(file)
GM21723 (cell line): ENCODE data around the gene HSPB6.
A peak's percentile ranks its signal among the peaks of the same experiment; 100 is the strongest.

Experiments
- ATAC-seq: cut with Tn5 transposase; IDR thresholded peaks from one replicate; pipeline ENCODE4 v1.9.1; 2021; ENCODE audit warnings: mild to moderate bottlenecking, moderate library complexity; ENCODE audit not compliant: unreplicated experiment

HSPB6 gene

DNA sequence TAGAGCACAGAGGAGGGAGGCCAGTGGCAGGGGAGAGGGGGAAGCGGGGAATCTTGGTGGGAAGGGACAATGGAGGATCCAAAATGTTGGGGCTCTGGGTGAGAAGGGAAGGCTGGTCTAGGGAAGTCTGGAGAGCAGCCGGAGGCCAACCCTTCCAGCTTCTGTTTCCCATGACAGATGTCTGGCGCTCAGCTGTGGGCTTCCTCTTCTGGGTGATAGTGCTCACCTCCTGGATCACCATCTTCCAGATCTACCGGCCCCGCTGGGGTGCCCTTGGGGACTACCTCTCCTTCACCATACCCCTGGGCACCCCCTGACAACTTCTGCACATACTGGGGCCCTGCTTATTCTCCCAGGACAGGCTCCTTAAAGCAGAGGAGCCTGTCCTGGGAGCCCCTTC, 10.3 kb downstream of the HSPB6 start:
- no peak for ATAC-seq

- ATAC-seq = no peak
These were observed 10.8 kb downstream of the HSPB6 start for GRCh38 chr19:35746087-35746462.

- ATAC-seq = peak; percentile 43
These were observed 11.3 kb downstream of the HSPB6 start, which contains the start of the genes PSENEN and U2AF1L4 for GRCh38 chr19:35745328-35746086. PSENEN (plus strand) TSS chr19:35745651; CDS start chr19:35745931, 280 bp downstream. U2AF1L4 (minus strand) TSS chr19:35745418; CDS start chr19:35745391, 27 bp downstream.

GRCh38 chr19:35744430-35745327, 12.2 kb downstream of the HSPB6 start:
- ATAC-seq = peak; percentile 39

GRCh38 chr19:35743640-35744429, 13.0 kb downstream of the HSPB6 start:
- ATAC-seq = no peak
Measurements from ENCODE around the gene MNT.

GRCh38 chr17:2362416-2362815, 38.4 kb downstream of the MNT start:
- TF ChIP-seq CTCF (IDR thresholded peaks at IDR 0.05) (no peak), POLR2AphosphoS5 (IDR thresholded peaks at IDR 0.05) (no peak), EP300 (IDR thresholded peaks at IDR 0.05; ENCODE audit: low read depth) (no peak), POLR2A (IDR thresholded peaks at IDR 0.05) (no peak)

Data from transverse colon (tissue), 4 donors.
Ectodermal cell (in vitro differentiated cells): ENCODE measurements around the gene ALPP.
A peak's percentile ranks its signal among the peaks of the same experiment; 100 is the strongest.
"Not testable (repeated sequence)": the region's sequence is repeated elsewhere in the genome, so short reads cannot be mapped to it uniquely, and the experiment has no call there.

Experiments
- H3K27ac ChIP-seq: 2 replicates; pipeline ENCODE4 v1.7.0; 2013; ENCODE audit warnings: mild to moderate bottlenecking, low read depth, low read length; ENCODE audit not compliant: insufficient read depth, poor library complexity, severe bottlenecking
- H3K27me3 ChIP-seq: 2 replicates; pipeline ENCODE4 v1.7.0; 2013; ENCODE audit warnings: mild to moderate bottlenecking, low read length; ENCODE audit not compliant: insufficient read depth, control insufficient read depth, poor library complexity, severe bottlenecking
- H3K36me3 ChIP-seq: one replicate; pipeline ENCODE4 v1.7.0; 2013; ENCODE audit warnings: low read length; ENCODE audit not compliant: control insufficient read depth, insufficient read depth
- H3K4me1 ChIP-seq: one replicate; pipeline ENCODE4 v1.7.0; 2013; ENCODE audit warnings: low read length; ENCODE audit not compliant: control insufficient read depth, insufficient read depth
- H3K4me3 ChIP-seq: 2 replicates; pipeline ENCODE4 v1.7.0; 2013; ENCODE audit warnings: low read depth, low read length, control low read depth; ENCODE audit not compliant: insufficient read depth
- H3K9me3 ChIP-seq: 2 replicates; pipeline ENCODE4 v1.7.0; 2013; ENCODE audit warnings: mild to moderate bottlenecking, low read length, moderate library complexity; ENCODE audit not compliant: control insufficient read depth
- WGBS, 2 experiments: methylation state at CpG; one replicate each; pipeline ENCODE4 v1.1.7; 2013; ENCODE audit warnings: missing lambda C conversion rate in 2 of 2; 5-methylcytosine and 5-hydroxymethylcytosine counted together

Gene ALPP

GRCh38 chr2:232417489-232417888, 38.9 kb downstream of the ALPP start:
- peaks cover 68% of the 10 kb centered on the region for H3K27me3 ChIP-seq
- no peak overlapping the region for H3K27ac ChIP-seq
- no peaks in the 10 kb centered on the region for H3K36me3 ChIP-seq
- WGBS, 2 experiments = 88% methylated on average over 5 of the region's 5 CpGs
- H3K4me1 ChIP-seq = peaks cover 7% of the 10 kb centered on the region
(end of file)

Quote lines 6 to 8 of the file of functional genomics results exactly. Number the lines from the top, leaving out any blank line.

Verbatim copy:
DNA sequence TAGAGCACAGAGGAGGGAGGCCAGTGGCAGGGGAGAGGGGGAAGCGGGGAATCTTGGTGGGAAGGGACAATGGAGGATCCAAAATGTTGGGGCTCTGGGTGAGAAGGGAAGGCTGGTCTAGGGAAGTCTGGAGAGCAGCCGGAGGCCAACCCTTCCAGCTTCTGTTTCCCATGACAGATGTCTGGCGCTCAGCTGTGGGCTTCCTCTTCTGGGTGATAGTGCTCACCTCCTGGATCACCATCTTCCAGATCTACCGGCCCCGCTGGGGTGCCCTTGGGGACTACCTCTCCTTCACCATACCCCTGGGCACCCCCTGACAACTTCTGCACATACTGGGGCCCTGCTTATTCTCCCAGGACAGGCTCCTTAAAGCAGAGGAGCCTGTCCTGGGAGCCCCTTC, 10.3 kb downstream of the HSPB6 start:
- no peak for ATAC-seq

- ATAC-seq = no peak